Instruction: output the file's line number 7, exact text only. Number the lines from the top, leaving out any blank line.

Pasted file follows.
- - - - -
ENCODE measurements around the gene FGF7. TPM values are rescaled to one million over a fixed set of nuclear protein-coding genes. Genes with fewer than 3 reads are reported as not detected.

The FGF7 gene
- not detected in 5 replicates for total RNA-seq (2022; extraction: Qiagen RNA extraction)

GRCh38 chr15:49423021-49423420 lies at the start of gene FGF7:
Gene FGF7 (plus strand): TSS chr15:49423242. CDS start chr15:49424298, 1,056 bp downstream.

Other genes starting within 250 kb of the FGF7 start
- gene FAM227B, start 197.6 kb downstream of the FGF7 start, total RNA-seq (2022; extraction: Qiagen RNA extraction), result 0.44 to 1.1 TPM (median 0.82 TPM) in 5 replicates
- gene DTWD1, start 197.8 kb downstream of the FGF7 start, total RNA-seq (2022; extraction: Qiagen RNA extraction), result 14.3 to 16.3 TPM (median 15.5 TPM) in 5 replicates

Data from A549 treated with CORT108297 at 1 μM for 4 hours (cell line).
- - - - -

- gene FAM227B, start 197.6 kb downstream of the FGF7 start, total RNA-seq (2022; extraction: Qiagen RNA extraction), result 0.44 to 1.1 TPM (median 0.82 TPM) in 5 replicates